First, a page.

Howard knows Christians can worship in storefront churches with no symbols and still encounter Christ– he has no issue with that. His point though is that a Christianity like what he grew up with in his evangelical church as a child left him devoid of a real healthy way to integrate his life with his spirituality, and he sees the Christianity of his adopted Catholic faith to be able to help him connect his life as a physical being with his Christian spirituality.
I think this is a point evangelicals must deal with. As evangelicals we often see the symbolism and ritual of Catholicism or Anglicanism or any high church as devoid of meaning, empty, rote, and mindless. Of course there have been cases or even tendencies at times for people to lose track of the meanings of their religious practices, and to do them without thinking about why they do them– but protestants do this too– sometimes even with their prayers, devotions, church-going, etc. To say that all symbolic ritual in the Catholic church is rote and thoughtless ritualism is as uncharitable as someone saying that evangelicalism is legalistic unthoughtful literalism which practices bibliolatry with no concern for making a concrete difference in this world.
Evangelical churches do have a tradition of engaging and changing the world. Their work to fight slavery and fight for womens rights and civil rights are legendary. Their work to fight for the unborn child and other justice-causes has been powerful. Yet today evangelicals are more likely to be categorized as part of the ‘religious right’ (which is strangely lumped in with Glen Beckism) in their opposition to immigrants, their opposition to welfare, and their unwillingness to charitably listen to viewpoints other than their own. That is not an entirely fair characterization of we evangelicals, but it has caused many young evangelicals to not be willing to speak of ‘we’ evangelicals, but to more and more think of evangelicals as ‘other’. In other words, more and more young evangelicals feel somewhat disenfranchised and disconnected from the churches of their parents because they simultaneously are coming to feel that their church lacks a historical grounding, a mature understanding of the power and meaning of historical symbols and practices of the church, an over-focus on ‘getting all the details straight’ in ones theology without trying to understand other points of view, a tendency to use scripture in a haphazard manner without paying enough attention to context or background, and a general lack of concern for doing things to transform culture and society for the sake of Christ. They feel like any concerns raised about the environment or the earth for the sake of Christ are dismissed with a slash-and-burn-theology which expects that “it will all be burned up anyway, so why waste our time ‘worshipping’ the earth?”
This is the situation of many young evangelicals who feel homeless. And when one feels homeless, and sees a lot of satisfying answers in a longstanding tradition of the Catholic Church, it may seem easier to charitably interpret some doctrines which were at one point real sticking points– papal authority, immaculate conception of Mary, Mary as Queen of heaven, an apparent lack of focus on the personal work of the spirit as evangelicals are familiar with, priest scandals,or previous egregious acts of the Church in other eras, etc.
No one can know for sure what God has in store, and to predict is presumptuous, but I do not see a road ‘home to rome’ in my own future. I don’t see myself ever becoming Catholic. But I do see myself adopting certain practices and lifestyles from the historical tradition of the church (many of which are misunderstood or not practiced by a lot of Catholics themselves). I find liturgy meaningful and refreshing, I appreciate the book of hours (full of prayers and responsive readings for devotions), I appreciate the teachings of some Catholic thinkers, and I like the integration of the physical practices into spirituality (I’ve become a fan of fasting, and contemplation, and observing lent). But all this to my mind doesn’t make me more Catholic, it just makes me more aware of the historical practices of the church. Many Catholics learn a lot from Chuck Swindol, focus on the family, and like Billy Graham. They often enjoy participating in Intervarsity Christian fellowship, and they like evangelical worship songs sometimes. They are often challenged by the enthusiasm they see among evangelicals who really seem to ‘know Jesus’. In these ways they draw on evangelicalism. I am finding that this can go both ways, and I can draw fr0m aspects of Catholic practice or thought, as well as other high church forms, which make my walk with Christ and my life for Christ more meaningful, powerful, and rooted. In this sense I thank God for the Catholic church.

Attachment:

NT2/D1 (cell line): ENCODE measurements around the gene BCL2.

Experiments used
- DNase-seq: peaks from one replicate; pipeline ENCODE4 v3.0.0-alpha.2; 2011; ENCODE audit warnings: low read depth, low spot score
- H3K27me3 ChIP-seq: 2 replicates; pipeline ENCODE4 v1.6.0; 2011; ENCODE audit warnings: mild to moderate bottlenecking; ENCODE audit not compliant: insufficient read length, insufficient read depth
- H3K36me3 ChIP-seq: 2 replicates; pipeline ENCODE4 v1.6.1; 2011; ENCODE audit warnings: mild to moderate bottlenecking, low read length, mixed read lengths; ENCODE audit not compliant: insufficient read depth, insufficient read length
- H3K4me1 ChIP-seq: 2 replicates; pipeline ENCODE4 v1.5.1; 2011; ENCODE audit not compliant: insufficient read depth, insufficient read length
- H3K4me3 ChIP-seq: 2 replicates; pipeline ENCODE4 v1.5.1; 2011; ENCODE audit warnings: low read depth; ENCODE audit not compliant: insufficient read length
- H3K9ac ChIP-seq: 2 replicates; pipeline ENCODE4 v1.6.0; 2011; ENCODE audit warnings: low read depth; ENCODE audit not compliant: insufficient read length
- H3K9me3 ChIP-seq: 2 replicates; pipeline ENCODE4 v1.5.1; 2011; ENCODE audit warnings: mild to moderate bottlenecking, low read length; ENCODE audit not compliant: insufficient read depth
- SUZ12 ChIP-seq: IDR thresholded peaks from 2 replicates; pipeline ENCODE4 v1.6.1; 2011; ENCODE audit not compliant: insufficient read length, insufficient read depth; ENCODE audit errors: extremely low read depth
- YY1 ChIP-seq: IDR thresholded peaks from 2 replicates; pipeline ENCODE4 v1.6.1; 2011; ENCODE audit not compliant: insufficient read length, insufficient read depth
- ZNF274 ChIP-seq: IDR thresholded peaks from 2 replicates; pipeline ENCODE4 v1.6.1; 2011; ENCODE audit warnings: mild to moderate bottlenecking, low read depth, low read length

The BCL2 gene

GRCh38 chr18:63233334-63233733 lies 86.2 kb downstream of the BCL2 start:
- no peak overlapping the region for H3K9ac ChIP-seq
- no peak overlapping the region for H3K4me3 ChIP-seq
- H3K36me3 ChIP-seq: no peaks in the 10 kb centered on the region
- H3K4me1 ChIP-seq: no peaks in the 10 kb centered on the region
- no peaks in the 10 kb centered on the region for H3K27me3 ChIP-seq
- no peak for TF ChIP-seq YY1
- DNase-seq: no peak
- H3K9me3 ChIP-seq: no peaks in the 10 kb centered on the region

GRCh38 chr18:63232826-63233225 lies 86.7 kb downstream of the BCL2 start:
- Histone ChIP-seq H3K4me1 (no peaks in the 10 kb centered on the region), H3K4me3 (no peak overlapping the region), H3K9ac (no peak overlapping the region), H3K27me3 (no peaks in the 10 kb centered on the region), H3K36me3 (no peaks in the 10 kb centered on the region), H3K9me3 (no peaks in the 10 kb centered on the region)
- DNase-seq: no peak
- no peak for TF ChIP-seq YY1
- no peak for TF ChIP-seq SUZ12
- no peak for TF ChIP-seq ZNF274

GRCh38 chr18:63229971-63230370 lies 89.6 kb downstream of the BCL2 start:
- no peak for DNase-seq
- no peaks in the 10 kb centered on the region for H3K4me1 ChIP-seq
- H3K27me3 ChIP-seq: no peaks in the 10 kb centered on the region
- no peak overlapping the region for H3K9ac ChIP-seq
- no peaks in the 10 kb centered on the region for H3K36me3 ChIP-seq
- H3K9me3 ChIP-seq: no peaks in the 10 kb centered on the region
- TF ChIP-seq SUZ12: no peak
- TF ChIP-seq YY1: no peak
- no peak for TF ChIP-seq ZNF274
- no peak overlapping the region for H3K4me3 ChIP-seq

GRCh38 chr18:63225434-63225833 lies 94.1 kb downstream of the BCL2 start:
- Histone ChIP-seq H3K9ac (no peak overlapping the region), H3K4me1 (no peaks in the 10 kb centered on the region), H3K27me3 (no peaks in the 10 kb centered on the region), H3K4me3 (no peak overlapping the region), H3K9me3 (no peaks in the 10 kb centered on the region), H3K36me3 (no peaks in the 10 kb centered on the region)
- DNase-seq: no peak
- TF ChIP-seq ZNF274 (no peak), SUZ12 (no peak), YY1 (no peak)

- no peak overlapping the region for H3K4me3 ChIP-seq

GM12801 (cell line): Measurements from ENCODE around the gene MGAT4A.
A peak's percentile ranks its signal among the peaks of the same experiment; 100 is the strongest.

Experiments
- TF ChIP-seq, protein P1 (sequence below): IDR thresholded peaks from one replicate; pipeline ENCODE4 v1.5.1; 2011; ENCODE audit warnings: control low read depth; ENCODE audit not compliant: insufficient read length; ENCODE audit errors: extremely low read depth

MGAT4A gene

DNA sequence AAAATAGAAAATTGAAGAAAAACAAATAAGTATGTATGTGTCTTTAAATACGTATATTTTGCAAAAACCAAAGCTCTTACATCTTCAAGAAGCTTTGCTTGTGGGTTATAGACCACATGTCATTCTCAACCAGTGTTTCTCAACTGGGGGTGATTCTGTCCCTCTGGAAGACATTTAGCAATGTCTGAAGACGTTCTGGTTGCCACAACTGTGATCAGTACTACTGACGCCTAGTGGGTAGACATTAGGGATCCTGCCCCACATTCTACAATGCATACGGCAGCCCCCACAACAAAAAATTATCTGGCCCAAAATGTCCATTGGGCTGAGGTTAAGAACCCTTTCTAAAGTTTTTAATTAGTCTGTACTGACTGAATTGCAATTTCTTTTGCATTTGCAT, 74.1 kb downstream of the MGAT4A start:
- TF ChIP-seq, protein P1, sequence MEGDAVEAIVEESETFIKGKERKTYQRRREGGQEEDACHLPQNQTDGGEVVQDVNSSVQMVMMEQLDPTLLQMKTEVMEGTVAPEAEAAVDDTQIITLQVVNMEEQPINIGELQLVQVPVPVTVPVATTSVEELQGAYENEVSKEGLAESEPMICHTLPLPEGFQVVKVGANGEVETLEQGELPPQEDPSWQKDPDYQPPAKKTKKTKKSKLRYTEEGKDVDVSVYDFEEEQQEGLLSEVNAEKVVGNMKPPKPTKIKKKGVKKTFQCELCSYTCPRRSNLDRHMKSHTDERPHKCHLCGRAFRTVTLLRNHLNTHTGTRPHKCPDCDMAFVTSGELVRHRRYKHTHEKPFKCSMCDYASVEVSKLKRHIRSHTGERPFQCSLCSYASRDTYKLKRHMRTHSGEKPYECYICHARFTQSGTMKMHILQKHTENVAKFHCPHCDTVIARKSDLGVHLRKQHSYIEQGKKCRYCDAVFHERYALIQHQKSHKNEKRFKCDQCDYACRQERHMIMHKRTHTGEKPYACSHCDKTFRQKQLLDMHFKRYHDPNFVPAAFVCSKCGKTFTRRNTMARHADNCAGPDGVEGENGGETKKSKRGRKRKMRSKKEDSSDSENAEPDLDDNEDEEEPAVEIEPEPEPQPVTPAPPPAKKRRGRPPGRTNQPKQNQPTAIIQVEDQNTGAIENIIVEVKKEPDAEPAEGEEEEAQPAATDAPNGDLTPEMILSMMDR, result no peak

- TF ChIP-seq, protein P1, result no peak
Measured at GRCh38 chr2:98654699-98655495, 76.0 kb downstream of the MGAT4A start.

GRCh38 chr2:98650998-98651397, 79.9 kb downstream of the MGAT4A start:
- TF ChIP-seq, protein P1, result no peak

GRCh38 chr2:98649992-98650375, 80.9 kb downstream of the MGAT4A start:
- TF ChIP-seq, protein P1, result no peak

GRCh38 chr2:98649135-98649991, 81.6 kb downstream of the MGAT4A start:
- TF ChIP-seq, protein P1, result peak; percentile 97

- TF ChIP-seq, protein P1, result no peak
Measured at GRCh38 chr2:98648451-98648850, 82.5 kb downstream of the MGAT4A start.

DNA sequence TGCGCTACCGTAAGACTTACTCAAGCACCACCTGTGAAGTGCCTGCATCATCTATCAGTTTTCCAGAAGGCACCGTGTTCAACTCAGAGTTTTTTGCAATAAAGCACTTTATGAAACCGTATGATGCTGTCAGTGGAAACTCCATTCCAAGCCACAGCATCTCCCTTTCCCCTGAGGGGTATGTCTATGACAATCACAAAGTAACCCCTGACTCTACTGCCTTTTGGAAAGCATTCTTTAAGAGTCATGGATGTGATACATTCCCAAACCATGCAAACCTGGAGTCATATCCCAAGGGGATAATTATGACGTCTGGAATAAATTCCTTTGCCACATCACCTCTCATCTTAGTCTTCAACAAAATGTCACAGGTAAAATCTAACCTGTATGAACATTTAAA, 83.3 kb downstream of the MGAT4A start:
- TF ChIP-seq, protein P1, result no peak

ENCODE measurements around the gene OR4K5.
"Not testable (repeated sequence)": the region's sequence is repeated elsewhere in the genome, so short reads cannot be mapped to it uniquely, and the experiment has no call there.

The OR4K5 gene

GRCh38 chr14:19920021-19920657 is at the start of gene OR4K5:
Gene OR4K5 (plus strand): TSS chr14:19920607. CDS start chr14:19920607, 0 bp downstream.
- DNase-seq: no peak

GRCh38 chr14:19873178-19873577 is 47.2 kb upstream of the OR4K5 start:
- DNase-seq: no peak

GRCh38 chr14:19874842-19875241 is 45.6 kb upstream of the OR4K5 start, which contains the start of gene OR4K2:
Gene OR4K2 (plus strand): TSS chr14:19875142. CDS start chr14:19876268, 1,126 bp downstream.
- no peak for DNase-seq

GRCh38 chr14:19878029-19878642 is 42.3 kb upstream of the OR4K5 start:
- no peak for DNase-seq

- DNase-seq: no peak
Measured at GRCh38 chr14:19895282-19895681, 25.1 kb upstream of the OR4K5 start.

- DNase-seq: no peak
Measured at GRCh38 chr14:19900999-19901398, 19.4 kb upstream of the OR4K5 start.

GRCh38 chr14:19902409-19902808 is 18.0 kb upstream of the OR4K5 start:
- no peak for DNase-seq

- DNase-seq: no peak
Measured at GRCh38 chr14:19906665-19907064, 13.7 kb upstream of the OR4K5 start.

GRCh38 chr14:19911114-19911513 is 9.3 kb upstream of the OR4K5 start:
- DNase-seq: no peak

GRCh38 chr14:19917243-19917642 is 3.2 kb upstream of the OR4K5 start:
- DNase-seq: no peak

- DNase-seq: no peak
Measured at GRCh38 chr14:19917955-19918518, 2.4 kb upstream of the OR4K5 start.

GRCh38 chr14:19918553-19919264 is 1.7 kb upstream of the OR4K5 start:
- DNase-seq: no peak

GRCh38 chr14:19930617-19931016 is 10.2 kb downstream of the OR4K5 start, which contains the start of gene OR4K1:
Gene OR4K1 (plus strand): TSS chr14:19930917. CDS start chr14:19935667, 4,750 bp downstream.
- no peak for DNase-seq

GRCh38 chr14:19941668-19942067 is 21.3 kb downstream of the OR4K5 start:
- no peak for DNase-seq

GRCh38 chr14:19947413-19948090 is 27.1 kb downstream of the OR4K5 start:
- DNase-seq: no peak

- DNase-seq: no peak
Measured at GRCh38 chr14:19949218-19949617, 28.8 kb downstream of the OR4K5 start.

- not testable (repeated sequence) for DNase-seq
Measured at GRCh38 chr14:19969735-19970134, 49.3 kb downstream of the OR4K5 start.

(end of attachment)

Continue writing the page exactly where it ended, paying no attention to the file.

It is a difficult era for evangelicalism as it asks questions of itself and as young evangelicals try to figure out how to maintain a vibrant faith. I sympathize with my former-evangelical friends who are now Catholic, although I will not follow them. I pray that God will continue to direct them towards Himself, and continue to give us who stay low church evangelicals wisdom and insight to know how to better bring about the kingdom of God in this world– in word and deed.
McKnight’s four ‘reasons’ why evangelicals become Catholic are very important for us to reflect on: Certainty, history, unity and authority. They present to us a challenge to have a more thoughtful view of our own history, a tendency to take unity seriously, an explanation of where the authority of our own beliefs comes from, and a reason for our certainty. Hiding our head in the sand is no answer, but it also doesn’t require that we leap into the open arms of Rome as a solution to these questions, although I definitely love and respect my friends who feel convicted to go in that direction. These are difficult questions for most of us to answer, but good challenges as we go deeper into a more thoughtful and meaningful Christian commitment.
May God have mercy on us all.
PS: I don’t mention this enough in the posts, but anyone is welcome to come join us for our service on Tuesdays at 7 at our place (3126 Chicago), which is about 50 minutes of study of the Bible together, then doing liturgy together, then getting prayer requests. The guys and women split up after just to talk, and people have accountability partners for the week. The guys also are doing prayer breakfast on Saturday mornings, and the women are reading through a book together on discipline. Finally, we are just about to start up a new book for the fall in our book study group, so let us know if you are interested.
Bibliography: Scot McKnight: http://findarticles.com/p/articles/mi_qa3817/is_200209/ai_n9129514/
Michael Vlach: http://www.theologicalstudies.org/page/page/1572353.htm